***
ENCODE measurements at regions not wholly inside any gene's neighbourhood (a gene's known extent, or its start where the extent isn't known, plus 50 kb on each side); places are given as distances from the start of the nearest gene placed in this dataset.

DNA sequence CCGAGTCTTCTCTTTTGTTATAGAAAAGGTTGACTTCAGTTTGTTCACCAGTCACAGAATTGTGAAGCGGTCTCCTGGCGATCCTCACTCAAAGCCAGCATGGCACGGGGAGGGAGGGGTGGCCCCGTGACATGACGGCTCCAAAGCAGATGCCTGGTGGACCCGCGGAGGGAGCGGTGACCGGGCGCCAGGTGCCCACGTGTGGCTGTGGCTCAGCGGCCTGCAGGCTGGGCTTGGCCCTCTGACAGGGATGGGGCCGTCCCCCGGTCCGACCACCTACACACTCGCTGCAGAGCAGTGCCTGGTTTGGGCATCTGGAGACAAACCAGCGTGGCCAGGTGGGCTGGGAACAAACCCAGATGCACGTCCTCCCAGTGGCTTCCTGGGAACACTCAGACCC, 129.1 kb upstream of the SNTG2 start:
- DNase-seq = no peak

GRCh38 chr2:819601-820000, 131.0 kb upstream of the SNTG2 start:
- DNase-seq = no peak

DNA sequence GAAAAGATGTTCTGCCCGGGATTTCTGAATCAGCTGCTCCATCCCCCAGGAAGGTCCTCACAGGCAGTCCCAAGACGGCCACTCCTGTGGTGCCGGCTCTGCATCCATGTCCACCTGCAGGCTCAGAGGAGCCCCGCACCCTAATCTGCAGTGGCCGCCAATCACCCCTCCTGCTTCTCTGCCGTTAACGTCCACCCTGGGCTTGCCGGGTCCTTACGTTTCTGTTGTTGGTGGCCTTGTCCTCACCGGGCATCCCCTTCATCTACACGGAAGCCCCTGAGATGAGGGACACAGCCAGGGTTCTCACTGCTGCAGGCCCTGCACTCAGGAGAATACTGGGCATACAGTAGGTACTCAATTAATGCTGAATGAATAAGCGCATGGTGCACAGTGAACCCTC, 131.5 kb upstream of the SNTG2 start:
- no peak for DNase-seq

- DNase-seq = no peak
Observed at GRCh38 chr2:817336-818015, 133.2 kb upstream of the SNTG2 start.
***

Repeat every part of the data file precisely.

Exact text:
ENCODE measurements at regions not wholly inside any gene's neighbourhood (a gene's known extent, or its start where the extent isn't known, plus 50 kb on each side); places are given as distances from the start of the nearest gene placed in this dataset.

DNA sequence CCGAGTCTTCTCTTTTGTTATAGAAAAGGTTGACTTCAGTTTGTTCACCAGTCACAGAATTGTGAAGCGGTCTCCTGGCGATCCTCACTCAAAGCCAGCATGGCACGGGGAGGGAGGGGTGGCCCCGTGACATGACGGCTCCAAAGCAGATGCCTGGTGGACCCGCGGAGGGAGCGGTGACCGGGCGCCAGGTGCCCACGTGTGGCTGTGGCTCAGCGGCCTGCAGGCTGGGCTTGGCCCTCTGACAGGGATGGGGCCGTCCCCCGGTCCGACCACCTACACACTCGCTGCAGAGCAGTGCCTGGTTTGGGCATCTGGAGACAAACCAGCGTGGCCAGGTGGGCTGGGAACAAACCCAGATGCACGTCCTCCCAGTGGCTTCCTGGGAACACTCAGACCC, 129.1 kb upstream of the SNTG2 start:
- DNase-seq = no peak

GRCh38 chr2:819601-820000, 131.0 kb upstream of the SNTG2 start:
- DNase-seq = no peak

DNA sequence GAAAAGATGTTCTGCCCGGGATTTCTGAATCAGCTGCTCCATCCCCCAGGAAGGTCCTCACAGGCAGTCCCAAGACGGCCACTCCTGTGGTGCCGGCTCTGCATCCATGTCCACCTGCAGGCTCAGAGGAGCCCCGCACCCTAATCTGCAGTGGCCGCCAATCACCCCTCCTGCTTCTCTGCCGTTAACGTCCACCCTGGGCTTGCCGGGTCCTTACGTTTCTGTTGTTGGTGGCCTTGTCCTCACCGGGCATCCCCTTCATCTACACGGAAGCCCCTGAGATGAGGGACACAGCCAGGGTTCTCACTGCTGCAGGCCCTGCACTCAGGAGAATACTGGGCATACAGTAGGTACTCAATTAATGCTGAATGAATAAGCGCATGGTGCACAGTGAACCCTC, 131.5 kb upstream of the SNTG2 start:
- no peak for DNase-seq

- DNase-seq = no peak
Observed at GRCh38 chr2:817336-818015, 133.2 kb upstream of the SNTG2 start.